JERRY BIRCHFIELD, A Pale, A Post, A Boundary, February 6 – March 27, 2021
Time seems to rain down on the fragmentary objects that Birchfield arranges and photographs, dissolving even the idea of form itself, while the ever-evolving chemical and digital processes of photography generate intricate, shadowy layers of visual clues and blind alleys.
– Douglas Max Utter
Jerry Birchfield’s practice revolves around the question of how images emulate or subvert the sources from which they came. Through complex photographic and sculptural processes, his works go through various stages of transformation, from surrogate to self-reference. The making of meaning is synonymous with the search for the beginning and the end.
– Reto Thüring
Birchfield engages us in an aesthetic and a sensorial dialectic of the way things come into existence as we perceive them and sort them out; as perhaps a metaphor for the way we negotiate our lives without being nearly cognizant of all the minute changes that have occurred in any given space at any given moment. There emerges a personal exploration of expressive and theoretical ambition that, in its open delight of ready shifts from one mode to another, points to some larger meaning that remains tantalizingly elusive.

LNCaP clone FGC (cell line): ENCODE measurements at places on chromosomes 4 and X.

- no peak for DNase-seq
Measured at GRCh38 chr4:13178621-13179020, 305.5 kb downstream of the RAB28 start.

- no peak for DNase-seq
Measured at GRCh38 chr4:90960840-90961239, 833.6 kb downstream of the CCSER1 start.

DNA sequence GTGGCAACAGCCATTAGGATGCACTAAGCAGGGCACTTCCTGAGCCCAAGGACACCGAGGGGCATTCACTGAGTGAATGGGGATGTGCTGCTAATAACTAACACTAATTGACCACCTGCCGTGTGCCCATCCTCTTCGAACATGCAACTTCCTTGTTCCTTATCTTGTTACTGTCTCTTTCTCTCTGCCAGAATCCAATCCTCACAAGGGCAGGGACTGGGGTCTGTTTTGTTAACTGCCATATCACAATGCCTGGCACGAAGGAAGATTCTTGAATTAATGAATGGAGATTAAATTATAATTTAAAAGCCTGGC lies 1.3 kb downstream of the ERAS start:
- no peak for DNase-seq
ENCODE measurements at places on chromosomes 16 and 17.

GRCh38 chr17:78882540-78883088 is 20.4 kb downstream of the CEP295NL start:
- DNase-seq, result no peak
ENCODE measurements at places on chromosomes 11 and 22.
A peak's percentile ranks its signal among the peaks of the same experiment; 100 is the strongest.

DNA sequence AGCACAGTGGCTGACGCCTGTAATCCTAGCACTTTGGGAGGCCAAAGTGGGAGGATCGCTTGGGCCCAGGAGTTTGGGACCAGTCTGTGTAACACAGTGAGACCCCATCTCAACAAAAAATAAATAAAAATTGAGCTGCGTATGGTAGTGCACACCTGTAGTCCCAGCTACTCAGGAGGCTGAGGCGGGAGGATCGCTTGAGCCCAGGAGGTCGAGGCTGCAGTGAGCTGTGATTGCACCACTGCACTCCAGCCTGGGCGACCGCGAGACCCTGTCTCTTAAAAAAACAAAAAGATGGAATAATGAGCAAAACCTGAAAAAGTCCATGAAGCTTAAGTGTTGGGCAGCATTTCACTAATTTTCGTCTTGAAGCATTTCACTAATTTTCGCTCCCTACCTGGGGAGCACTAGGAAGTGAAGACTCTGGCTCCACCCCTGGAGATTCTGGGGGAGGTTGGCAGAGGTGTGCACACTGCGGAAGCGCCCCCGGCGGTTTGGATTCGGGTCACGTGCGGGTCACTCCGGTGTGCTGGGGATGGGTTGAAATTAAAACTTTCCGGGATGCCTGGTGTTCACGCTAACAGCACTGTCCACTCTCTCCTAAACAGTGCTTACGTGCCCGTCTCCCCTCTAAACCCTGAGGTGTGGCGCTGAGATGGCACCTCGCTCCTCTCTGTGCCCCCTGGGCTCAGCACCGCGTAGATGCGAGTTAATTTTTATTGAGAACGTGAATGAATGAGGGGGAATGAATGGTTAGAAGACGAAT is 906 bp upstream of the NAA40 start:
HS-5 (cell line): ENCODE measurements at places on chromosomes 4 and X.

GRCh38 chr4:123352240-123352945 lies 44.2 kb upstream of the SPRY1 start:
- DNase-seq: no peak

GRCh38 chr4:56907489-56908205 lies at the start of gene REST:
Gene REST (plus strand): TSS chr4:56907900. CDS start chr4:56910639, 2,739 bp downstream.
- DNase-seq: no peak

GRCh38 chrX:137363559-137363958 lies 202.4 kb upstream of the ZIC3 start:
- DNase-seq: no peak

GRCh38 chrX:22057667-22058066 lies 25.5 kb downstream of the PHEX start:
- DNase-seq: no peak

– Gary D. Sampson
The elements that conform to what eventually appears as a quiet black and white syntactical whole are, in fact, samples of a murmuring universe peopled with weird objects. And it is these intermediary weird objects that call my attention in Birchfield’s work: they float, curl, levitate and have an ambivalent relation to pattern and camouflage.
– Sarah Demeuse
Birchfield creates kinships or correspondences of semblance, perceptual conditions, and analogous structures whose material properties evade immediate identification….selections as encountered in the temporal space of the installation begin to yield a significance beyond their localized presence, a strange allegory of larger forces at work in the networked world that causes uncertainty in the trustworthiness of images and their sources.
– Gary D. Sampson